What are Adaptive Clinical Trials?
The concept of adaptive designs in clinical trials has been around for over 50 years now. However, the Critical Path Initiative released by the United States Food and Drug Administration (FDA) in 2004 began the gradual push for the incorporation of this approach by pharmaceutical and biotechnology sponsors. Adopting an adaptive design allows researchers to plan for potential modifications to any number of variables within a study based on an analysis of data collected while a trial is still ongoing. These modifications can be made to variables such as treatment dosages, sample size, eligibility criteria, or the comparative treatment arms, as well as many more.
The objective of pursuing an adaptive clinical trial is to identify the safest and most effective doses or treatment arms more quickly. Compared with traditional trial designs, the added flexibility of adaptive clinical trials can enable sponsors to make critical decisions with greater efficiency and speed. Although this type of clinical trial is not yet widely embraced by ClinOps professionals, the FDA maintains the value of adaptive trials for carefully weighing options to optimize clinical outcomes.
Predicting Success with Biostatistics
Whether a clinical trial is designed to be traditional or adaptive, one challenge both have in common is utilizing a method for reasonably assessing the probability of success before sponsors invest significant resources in start-up. Recently, the expected Net Present Value (eNPV) method has become more favored for comparing cost, duration, and likelihood of success across multiple different indications or trials. eNPV calculations draw on values inputted from four central variables, then provide a risk-adjusted numerical output for data-driven clinical decision-making.
eNPV gathers data from activity-based benchmarked timelines, cost data from activity-based benchmarked costs, commercial data from revenue and commercial costs, and risk data using the Probability of Technical Success method. eNPV can quantify how these data points change and affect each other when even the most basic adaptive features are introduced into a trial design. This enables project planners to weigh different scenarios and use a data-based method for predicting the feasibility and success of their study.
The CHAMPION PHOENIX Trial: A Case Study of Data-Driven Decision-Making
In the Cangrelor versus Standard Therapy to Achieve Optimal Management of Platelet Inhibition (CHAMPION) PHOENIX controlled clinical trial, patients undergoing percutaneous coronary intervention (PCI) for coronary insufficiency were either randomized to receive the antiplatelet agent cangrelor intravenously or clopidogrel orally. To mitigate the risk of reducing the study’s statistical power, an adaptive approach was incorporated by planning for a sample size re-estimation at the interim analysis when 70% of the expected 10,900 patients had been enrolled.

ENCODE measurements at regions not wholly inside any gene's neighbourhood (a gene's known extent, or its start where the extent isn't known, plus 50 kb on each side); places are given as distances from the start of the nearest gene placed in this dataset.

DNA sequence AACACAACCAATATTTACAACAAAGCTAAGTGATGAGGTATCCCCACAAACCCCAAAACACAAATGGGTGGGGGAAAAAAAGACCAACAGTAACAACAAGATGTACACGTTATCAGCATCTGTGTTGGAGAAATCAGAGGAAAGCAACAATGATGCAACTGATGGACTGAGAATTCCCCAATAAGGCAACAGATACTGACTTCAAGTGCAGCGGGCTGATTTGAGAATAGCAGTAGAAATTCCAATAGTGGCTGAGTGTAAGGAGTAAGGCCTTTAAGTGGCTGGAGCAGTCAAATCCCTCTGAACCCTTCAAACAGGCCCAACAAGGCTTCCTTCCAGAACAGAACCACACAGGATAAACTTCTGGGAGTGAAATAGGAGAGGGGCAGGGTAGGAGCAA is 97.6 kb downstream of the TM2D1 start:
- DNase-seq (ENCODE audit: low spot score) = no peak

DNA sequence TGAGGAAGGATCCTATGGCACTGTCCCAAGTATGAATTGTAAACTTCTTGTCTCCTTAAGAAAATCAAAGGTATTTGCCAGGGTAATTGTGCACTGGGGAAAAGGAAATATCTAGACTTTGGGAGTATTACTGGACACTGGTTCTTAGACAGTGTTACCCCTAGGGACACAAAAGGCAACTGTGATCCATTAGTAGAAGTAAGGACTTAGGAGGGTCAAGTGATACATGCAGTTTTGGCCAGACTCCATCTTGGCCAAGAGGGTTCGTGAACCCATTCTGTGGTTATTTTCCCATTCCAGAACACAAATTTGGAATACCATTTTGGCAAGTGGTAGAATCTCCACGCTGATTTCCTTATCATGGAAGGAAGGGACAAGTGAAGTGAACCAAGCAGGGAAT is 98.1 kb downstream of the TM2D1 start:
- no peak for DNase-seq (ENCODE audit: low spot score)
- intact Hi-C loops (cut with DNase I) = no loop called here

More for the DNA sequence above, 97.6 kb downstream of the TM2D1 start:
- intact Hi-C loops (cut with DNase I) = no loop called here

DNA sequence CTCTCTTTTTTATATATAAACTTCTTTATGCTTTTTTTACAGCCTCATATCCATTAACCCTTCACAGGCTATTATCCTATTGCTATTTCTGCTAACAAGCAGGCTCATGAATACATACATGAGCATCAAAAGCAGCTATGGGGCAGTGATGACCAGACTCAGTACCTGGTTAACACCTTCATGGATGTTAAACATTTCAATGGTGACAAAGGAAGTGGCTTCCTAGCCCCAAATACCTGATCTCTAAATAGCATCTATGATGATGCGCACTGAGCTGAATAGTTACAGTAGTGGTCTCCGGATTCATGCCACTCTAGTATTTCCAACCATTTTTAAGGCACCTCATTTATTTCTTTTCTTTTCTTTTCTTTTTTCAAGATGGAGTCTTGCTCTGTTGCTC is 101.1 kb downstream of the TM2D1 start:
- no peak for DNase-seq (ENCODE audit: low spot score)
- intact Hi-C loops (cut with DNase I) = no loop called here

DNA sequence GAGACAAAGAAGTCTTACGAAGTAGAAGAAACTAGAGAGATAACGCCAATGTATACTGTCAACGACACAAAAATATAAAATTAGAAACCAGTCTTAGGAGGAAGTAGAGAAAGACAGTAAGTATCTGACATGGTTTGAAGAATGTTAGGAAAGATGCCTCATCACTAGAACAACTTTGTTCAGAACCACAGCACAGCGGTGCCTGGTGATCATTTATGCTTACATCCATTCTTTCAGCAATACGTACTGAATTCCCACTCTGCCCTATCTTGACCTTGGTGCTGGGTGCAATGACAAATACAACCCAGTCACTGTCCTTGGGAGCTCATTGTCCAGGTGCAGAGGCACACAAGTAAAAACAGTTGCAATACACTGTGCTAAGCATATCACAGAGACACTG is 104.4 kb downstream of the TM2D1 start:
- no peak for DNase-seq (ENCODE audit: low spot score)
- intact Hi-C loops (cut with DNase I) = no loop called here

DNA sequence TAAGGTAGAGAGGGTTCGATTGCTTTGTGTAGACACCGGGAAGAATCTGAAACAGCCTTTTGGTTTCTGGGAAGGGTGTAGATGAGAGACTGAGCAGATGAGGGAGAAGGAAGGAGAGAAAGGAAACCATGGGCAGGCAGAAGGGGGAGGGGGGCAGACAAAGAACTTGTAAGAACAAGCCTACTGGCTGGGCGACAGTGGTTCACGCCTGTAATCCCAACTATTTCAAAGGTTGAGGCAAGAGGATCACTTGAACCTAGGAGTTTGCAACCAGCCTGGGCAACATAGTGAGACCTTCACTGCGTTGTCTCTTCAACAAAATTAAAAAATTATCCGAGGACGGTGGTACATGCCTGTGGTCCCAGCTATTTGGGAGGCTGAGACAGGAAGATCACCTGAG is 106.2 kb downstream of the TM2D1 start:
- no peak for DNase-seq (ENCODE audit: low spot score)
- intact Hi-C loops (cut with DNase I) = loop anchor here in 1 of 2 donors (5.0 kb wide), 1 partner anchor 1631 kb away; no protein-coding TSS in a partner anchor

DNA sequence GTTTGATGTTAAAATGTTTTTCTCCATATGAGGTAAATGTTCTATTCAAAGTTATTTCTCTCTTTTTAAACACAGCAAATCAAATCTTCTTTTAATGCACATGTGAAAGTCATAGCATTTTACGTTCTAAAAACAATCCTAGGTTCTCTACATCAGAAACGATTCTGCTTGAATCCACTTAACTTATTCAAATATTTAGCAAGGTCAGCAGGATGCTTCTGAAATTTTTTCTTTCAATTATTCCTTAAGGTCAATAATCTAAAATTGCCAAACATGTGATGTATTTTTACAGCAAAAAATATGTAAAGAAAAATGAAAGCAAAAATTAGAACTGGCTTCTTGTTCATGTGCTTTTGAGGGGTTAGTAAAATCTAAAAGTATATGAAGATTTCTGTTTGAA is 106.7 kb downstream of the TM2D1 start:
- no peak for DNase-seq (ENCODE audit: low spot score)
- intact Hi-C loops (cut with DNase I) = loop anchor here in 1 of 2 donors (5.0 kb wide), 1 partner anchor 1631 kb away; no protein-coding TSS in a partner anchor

If the percentage of decrease in relative risk fell in the “unfavorable zone” (risk lowered by <13.6%) or “favorable zone” (>21.2%), the sample size would not be changed; in the former, the difference would be too low to make re-estimation worthwhile, whereas, in the latter, the difference would already be high enough that no change is needed. However, if this percentage fell in the “promising zone” (≥13.6% to ≤21.2%), the sample size would be increased in a predetermined method because there could be a substantial improvement in risk by re-estimating. In this case, the adaptive method is advantageous because it enabled the researchers to make a decision only after their data was reviewed and shown to be promising. Because the CHAMPION PHOENIX trial’s interim results fell in the favorable zone, the sample size was not increased. The final analysis showed significant differences with cangrelor, which led to its approval in the US and European Union for use in PCI.
Looking to the Future: Will Adaptive Trials Be More Prevalent?
To achieve a future where adaptive clinical trials are widely accepted, their design implementation will need to be disseminated in more depth and researchers must embrace the greater complexity of its statistical approaches. However, data-driven methodologies like eNPV and the analysis used in the CHAMPION PHOENIX trial ultimately rely on the availability of quality data. Advances in data capturing and visualization technology will need to be leveraged alongside developments in adaptive designs to maximize the benefit of data-driven decision-making in the drug discovery process.
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